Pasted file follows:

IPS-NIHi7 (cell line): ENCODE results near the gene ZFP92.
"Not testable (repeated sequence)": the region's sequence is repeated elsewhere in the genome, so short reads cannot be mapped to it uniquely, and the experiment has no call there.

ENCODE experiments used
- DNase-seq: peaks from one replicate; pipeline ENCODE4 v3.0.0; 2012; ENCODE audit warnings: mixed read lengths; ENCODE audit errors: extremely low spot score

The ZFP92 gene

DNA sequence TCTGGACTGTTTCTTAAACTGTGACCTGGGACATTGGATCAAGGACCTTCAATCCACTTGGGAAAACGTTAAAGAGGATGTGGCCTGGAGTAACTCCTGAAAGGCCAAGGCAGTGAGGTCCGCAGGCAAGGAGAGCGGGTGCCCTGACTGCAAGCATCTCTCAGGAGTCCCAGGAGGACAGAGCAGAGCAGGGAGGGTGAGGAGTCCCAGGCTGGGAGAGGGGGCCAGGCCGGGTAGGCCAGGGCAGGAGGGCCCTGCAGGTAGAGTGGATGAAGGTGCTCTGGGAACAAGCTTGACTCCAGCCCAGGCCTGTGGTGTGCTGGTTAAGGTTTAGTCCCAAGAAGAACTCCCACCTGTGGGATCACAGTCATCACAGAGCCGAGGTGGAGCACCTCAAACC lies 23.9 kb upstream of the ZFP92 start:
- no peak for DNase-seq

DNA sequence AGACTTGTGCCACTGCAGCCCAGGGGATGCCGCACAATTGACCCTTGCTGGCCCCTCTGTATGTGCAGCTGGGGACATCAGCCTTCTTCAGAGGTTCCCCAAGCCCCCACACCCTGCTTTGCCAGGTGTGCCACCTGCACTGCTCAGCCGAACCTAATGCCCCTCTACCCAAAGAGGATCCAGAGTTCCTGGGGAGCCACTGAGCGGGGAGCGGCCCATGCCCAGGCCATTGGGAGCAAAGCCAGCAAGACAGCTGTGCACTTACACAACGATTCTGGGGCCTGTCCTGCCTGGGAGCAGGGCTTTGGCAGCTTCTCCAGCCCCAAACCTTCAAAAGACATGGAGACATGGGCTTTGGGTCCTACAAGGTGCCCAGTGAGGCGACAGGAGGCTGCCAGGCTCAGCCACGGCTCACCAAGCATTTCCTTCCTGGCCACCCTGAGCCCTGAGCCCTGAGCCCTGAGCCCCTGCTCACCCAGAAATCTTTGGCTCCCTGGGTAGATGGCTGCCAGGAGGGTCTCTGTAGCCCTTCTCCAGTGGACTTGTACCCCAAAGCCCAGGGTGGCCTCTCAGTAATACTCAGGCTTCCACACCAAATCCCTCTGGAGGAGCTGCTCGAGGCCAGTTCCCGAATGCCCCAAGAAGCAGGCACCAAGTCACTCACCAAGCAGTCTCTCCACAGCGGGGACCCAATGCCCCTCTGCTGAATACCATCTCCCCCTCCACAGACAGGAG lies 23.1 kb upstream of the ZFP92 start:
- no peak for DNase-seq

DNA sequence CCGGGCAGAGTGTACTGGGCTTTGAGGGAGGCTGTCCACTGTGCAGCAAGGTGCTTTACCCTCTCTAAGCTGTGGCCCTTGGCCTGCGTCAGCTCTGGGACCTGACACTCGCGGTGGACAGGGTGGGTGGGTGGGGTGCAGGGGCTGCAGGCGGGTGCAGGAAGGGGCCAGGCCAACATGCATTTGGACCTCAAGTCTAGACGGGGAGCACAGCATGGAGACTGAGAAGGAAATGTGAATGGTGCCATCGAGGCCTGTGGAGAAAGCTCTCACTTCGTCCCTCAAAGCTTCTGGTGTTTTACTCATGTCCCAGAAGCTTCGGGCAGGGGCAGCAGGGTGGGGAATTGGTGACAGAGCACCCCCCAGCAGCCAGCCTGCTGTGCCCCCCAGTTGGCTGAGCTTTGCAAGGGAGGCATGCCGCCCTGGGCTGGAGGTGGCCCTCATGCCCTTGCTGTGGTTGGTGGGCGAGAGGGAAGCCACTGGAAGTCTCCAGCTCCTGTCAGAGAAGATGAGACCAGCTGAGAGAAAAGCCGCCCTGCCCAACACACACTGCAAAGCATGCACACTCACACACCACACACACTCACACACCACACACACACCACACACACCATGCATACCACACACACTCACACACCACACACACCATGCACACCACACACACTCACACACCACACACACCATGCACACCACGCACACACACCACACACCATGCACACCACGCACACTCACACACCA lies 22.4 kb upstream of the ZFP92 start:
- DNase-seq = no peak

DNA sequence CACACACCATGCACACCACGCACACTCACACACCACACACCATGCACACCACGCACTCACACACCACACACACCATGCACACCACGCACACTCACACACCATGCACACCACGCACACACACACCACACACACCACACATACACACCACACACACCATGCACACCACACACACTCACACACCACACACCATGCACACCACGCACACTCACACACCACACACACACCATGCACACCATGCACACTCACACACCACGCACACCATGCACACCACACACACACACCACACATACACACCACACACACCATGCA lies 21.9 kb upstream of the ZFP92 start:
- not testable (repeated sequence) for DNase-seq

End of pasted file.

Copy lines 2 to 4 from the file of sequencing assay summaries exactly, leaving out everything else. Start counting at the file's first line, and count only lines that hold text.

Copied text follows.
"Not testable (repeated sequence)": the region's sequence is repeated elsewhere in the genome, so short reads cannot be mapped to it uniquely, and the experiment has no call there.

ENCODE experiments used
- DNase-seq: peaks from one replicate; pipeline ENCODE4 v3.0.0; 2012; ENCODE audit warnings: mixed read lengths; ENCODE audit errors: extremely low spot score